Canada supports updating royal succession rules so that a daughter of Prince William can take the throne one day, a spokesman for Prime Minister Stephen Harper says.
"Prime Minister Harper has informed Prime Minister Cameron that we are supportive of these reasonable modernizations but don't believe there should be extensive Parliamentary time spent debating them when the government is focused on creating jobs and growth in the economy," Andrew MacDougall said in a statement to CBC News.
Under the 300-year-old rules for royal succession, a woman heir can take the throne only if she doesn't have younger brothers. For example, if Prince William and Kate, the Duchess of Cambridge, were to have a daughter, followed by a son, the younger brother would succeed William as king.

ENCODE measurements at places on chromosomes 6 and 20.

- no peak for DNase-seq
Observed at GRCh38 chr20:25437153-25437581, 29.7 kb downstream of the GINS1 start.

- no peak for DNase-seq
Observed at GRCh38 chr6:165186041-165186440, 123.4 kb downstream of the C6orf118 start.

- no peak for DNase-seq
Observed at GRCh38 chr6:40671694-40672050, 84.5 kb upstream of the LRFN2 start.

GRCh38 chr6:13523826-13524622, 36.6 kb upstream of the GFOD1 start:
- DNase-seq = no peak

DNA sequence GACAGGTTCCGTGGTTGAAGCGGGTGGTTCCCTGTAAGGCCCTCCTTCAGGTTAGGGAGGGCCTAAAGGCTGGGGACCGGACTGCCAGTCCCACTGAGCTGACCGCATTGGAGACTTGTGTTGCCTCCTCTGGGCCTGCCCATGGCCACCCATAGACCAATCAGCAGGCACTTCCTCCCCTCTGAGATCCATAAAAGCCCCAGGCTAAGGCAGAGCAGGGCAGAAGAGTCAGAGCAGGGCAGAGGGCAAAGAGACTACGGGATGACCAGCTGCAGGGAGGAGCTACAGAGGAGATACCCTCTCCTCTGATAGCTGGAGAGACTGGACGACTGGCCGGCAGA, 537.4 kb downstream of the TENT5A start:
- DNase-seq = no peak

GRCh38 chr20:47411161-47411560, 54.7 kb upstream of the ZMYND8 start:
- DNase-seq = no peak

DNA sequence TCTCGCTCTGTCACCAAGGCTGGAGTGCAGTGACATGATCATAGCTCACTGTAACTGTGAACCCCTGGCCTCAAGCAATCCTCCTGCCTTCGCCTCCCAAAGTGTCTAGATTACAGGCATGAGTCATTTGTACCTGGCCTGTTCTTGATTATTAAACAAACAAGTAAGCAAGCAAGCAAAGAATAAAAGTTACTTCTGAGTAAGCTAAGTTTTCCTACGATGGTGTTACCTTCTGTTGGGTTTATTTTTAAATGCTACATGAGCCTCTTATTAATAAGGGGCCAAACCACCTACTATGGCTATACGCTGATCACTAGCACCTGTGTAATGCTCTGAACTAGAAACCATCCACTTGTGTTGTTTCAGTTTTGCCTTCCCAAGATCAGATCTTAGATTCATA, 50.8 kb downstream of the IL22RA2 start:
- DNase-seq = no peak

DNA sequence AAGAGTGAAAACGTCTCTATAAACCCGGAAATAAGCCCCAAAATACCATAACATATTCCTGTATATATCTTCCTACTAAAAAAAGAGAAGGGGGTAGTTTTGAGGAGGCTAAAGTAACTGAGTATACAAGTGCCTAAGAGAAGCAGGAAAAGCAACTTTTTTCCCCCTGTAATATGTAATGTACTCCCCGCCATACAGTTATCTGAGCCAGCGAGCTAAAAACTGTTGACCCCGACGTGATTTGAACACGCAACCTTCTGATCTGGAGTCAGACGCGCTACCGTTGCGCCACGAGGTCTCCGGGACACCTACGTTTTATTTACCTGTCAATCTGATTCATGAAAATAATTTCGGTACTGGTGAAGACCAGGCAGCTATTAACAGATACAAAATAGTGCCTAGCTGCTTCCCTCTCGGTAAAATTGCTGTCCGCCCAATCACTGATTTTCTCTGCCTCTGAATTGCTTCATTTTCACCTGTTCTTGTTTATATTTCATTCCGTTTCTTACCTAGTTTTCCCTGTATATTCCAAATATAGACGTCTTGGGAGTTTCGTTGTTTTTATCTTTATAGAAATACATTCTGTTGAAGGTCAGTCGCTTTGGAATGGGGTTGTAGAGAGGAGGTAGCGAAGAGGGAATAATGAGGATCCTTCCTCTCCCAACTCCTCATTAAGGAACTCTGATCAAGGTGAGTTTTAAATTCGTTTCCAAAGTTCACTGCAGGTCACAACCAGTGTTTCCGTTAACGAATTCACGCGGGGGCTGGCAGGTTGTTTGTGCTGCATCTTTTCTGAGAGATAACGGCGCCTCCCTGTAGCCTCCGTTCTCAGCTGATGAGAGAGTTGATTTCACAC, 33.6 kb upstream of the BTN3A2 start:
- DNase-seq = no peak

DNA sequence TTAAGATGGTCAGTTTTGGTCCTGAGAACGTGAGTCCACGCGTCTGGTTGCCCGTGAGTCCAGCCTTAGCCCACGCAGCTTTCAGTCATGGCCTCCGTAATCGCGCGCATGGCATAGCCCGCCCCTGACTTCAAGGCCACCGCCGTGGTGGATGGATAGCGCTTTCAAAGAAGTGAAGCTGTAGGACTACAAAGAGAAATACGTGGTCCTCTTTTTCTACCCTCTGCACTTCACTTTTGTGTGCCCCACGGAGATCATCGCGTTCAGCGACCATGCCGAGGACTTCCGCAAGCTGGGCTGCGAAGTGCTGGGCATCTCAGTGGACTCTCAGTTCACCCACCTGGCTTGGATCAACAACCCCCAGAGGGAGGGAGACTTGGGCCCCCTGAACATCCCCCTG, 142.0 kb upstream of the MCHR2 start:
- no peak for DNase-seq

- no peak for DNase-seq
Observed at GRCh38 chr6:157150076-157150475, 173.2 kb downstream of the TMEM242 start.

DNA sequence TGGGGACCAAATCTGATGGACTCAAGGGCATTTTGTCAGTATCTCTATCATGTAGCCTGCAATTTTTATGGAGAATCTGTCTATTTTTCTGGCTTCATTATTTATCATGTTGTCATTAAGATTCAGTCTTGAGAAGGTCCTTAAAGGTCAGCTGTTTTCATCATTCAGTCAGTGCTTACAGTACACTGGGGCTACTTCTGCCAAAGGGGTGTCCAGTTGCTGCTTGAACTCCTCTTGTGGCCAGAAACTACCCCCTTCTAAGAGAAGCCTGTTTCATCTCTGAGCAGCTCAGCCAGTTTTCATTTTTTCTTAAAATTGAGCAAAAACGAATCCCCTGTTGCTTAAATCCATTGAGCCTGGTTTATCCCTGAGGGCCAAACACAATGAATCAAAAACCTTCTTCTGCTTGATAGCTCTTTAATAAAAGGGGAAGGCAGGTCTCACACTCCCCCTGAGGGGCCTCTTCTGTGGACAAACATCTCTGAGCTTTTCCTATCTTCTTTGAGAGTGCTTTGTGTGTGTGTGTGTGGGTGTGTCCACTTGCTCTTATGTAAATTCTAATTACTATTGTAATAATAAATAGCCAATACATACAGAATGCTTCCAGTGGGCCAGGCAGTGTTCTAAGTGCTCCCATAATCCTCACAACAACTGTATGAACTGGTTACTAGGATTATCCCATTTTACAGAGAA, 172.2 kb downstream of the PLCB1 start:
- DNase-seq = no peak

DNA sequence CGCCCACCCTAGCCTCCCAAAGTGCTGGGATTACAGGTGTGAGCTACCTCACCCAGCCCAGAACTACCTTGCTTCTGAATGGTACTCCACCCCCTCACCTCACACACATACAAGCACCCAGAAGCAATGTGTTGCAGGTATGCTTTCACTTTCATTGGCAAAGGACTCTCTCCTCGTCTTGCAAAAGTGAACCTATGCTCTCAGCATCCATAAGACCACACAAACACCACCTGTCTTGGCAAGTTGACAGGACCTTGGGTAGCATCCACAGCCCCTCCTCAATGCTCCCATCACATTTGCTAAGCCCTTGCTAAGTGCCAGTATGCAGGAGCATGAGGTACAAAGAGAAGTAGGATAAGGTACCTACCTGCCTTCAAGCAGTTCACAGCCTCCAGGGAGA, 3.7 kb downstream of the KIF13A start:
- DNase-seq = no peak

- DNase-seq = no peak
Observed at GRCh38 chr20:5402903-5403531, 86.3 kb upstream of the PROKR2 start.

British Prime Minister David Cameron has sent a letter to his counterparts proposing to change British law so that a male heir no longer takes precedence over a female heir.
Cameron sent the letter to the other Commonwealth leaders last month, according to a report in The Guardian.
In his letter, sent last month, Cameron wrote, "We espouse gender equality in all other aspects of life and it is an anomaly that in the rules relating to the highest public office we continue to enshrine male superiority."
It's expected the issue will be discussed at the Commonwealth Heads of Government Meeting Oct. 28-30 in Perth, Australia.
Harper had been asked about the issue in April in the lead-up to the royal wedding, and said it was not the time for such a debate.
"The successor to the throne is a man," Harper said. "The next successor to the throne is a man. I don't think Canadians want to open a debate on the monarchy or constitutional matters at this time.
"That's our position, and I just don't see that as a priority for Canadians right now at all."